HCP Defends $163 Million Medical Office Building Purchase

HCP, Inc.’s (NYSE: HCP) fourth-quarter 2016 earnings might have beaten analysts’ expectations, but their recent medical office activity has confounded some analysts.

The Irvine, California-based health care real estate investment trust (REIT) is getting some flack from analysts for its recently announced acquisition of 10 medical office buildings from Community Health Systems, Inc. (NYSE: CYH).

The $163 million purchase “flew in the face a little bit with the idea of being low-risk,” Richard Anderson, an analyst with Mizuho Securities USA, Inc., said during HCP’s fourth-quarter earnings call on Monday. Still, HCP maintained the acquisition was beneficial.

The 10 buildings HCP bought from Community Health Systems are purpose-built, good quality medical office buildings that are primarily on-campus and strategic to their affiliated hospitals, HCP President Justin Hutchens said on the earnings call. Those are only some of the reasons why HCP feels the purchase was advantageous.

“While these assets are guaranteed by CHS the parent, what we found really attractive with them was the fact that they’re master-leased by the affiliated hospitals associated with the buildings,” Thomas Klaritch, HCP’s senior managing director, medical office properties, said on the earnings call. “As you know, it’s increasingly rare to see master leases on asset purchases and we really felt that the returns were much more attractive with these leases in place.”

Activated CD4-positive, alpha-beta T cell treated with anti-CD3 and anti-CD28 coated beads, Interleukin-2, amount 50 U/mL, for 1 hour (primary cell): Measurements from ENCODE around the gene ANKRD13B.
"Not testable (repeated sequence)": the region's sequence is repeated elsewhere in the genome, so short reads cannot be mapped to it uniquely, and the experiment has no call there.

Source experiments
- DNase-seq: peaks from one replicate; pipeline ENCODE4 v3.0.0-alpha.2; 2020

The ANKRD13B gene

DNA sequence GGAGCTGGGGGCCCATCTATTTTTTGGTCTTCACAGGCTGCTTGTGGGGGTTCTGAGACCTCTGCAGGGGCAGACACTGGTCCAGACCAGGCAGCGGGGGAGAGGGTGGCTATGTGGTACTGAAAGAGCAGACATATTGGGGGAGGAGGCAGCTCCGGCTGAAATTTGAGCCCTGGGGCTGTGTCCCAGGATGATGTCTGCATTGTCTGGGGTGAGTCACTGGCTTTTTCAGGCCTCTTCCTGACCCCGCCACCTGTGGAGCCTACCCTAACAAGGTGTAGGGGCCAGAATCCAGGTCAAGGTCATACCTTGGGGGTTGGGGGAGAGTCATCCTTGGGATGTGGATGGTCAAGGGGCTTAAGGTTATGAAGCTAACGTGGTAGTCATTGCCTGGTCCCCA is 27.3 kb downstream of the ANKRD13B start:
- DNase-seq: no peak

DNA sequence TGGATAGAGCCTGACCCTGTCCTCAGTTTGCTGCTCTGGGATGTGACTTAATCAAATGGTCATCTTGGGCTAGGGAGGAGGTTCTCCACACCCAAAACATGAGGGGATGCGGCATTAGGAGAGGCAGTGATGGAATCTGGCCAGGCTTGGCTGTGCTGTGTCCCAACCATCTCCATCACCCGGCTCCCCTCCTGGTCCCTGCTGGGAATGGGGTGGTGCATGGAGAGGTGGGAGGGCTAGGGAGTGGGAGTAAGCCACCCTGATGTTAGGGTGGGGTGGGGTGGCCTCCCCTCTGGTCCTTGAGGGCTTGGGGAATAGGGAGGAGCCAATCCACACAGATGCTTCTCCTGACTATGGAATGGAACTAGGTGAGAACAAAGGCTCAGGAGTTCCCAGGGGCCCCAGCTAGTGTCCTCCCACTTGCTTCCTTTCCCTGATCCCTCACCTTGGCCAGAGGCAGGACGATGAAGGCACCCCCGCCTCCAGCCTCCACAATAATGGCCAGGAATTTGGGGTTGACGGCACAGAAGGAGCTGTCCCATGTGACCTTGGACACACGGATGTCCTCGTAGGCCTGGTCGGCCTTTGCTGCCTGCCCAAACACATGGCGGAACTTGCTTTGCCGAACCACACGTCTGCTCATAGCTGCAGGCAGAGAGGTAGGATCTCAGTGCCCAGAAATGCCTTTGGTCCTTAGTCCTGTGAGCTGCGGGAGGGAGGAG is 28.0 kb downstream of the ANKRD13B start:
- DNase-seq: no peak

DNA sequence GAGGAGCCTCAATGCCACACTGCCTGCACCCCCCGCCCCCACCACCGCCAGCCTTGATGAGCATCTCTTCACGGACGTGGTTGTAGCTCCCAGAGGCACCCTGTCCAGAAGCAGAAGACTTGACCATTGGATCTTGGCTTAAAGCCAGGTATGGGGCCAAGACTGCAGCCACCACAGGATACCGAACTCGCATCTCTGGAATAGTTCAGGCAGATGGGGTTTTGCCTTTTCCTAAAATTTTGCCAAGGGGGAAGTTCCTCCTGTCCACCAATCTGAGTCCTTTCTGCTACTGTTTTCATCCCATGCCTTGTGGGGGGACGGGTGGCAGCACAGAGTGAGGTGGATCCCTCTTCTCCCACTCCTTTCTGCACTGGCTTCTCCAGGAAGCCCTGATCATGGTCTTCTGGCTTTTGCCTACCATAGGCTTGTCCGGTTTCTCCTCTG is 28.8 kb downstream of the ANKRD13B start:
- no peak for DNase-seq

Additionally, the hospitals that are affiliated with the 10 medical office buildings are among “the leaders in their respective markets,” Klartich said, noting that although they make up only about 6% of CHS’ hospitals, they generate approximately 10% of the company’s EBITDAR.

“So, we feel they’re very strong; they’re very active campuses,” Klaritch said. “And in the long run, they’re going to be very good assets for us.”

HCP’s fourth-quarter 2016 revenue of $539.95 million beat analysts’ expectations by $13.08 million, and its fourth-quarter FFO of 59 cents beat analysts’ expectations by 2 cents.

Planned developments and dispositions

HCP’s medical office portfolio held an occupancy of 92% in the fourth quarter of 2016, Hutchens noted.

In 2017, the company is aiming to improve the quality of its portfolio by strategically disposing of non-core assets. Off-campus medical office buildings, or those in tertiary markets, are on HCP’s “hit list” for disposition or recycling, Hutchens said.

HCP currently has four on-campus, ground-up medical office building development projects in the works, which are 64% leased.

Written by Mary Kate Nelson